China Stocks Down Again In Wild Day Of Trading

China Stocks Down

The Shanghai Composite was down again in Wednesday trading, closing 1.3 percent lower after a day of ups and downs.

That mirrored Tuesday’s yo-yo in markets worldwide as global fears continued to take their toll on investors. American markets were all down, with the Dow opening higher but falling 205 points at the close after swinging about 1,600 points over the course of the trading day.

The dip in Chinese stocks came a day after the country’s central bank announced its fifth interest rate cut in the past year. Trading in Shanghai took a sharp turn down early in the day before rallying, but still closed lower. About 43.5 percent of the Shanghai index’s multiyear high of 5,178.2, reached June 12, has now been erased.

Observers see Wednesday’s moves as a sign of more chaos to come. Business Insider’s David Scutt said “it would take a brave investor to suggest there will not be further losses to come.” And Li Kui-Wai, an economist at the City University of Hong Kong, questioned the Chinese government’s moves.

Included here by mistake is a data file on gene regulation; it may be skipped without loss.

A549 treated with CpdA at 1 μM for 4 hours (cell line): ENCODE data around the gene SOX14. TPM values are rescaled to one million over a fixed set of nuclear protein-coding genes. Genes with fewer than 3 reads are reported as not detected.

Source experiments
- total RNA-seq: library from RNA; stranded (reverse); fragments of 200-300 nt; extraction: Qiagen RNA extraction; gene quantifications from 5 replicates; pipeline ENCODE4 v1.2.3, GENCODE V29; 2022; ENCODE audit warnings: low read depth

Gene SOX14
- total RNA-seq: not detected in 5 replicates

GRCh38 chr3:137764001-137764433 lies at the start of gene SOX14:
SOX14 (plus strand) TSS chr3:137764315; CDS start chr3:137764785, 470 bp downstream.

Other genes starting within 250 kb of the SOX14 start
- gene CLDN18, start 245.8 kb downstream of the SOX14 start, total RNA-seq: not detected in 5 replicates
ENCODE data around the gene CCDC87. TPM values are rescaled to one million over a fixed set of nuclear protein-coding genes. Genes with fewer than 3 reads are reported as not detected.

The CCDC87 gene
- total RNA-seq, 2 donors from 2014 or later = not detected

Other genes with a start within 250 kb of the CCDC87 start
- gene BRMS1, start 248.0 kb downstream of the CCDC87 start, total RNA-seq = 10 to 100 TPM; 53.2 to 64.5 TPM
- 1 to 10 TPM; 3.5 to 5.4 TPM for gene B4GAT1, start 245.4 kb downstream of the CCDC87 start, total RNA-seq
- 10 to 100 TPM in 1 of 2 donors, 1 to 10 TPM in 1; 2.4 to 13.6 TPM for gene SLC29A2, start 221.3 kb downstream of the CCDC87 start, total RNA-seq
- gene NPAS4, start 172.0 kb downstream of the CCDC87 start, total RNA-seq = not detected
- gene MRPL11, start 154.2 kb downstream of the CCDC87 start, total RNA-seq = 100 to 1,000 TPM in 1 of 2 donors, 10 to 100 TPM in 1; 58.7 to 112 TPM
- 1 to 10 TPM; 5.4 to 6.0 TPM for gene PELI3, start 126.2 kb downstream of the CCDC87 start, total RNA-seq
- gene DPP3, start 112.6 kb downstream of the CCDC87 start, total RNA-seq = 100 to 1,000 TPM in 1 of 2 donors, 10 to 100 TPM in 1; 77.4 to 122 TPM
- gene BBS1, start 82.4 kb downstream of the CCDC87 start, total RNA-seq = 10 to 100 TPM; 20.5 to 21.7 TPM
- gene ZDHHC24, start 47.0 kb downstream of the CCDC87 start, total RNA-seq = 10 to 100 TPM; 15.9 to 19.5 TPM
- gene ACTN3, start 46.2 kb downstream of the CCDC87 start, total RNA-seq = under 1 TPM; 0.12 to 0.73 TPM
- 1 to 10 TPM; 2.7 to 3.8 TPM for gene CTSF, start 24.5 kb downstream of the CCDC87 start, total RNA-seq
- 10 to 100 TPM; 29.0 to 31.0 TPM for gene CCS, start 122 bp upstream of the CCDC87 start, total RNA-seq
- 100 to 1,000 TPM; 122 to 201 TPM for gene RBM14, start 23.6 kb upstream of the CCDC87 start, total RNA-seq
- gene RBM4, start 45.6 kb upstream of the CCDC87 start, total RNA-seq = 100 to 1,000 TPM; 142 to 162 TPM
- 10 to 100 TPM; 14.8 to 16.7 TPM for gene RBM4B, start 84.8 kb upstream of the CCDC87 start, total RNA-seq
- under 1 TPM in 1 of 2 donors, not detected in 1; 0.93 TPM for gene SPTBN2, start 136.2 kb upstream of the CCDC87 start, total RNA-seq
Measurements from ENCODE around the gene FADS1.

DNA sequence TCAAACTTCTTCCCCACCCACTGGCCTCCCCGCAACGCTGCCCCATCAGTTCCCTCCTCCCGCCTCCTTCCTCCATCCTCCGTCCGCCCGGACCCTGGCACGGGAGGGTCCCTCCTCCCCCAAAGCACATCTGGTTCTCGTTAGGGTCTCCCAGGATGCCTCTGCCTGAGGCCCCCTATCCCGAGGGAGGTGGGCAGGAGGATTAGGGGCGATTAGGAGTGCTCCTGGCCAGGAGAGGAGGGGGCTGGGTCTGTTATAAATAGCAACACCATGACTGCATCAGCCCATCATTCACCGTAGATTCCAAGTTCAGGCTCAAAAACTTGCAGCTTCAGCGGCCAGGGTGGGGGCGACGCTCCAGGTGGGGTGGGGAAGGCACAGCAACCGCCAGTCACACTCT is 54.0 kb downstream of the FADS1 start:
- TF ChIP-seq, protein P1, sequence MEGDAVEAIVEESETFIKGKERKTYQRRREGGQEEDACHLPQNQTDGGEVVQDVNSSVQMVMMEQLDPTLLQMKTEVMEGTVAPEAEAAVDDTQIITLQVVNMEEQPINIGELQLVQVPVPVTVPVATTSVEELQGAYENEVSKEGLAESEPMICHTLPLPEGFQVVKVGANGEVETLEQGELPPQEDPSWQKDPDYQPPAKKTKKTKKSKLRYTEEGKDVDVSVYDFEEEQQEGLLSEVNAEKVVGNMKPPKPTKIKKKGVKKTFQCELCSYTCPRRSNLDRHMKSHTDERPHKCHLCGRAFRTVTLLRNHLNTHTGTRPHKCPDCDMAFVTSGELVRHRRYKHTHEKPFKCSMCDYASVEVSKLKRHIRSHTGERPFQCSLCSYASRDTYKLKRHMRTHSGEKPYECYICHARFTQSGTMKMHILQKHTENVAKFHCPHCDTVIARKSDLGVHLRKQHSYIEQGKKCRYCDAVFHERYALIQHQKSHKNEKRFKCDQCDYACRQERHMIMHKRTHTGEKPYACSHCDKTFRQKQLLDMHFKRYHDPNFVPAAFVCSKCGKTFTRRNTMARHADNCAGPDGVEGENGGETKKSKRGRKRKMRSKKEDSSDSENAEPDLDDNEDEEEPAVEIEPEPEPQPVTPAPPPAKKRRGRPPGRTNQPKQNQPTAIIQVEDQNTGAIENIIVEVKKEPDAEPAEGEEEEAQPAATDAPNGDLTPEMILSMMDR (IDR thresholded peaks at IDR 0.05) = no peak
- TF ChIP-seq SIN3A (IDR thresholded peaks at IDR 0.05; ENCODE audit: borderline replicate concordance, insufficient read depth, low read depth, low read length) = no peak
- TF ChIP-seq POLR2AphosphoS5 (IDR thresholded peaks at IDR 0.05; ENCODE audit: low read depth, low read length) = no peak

“Basically they just try to bail out everything,” he told the New York Times. “The market is unsure about what China can do or will do, other than interfering in it.”

But since Beijing’s interventions, which have included the rate cut as well as manipulating stock buying by state firms, have so far been ineffective in halting the sell-off, the turmoil in China’s markets is likely not over yet.

It’s important to remember that China’s stock markets are not entirely accurate bellwethers of the country’s economy, thanks to the fact of the government’s heavy hand in everyday life. But other indicators from China, including lower export and manufacturing numbers as well as a stagnant growth rate, have spooked investors worldwide. It doesn’t help that Beijing’s characteristic opaqueness is clouding the picture, making outsiders unsure of what exactly is the country’s economic reality or what officials will do.

That uncertainty has been compounded by worries over what the Federal Reserve will do when it meets next month. Interest rates have stood at zero since December 2008 but there is a good deal of unease over whether market sell-offs are just a needed “correction” of over-inflated stock prices or a sign of deeper economic troubles.

Written by Gene Giannotta

Gene Giannotta is a writer based in Washington, D.C. He reports on economic policy, finance and business news.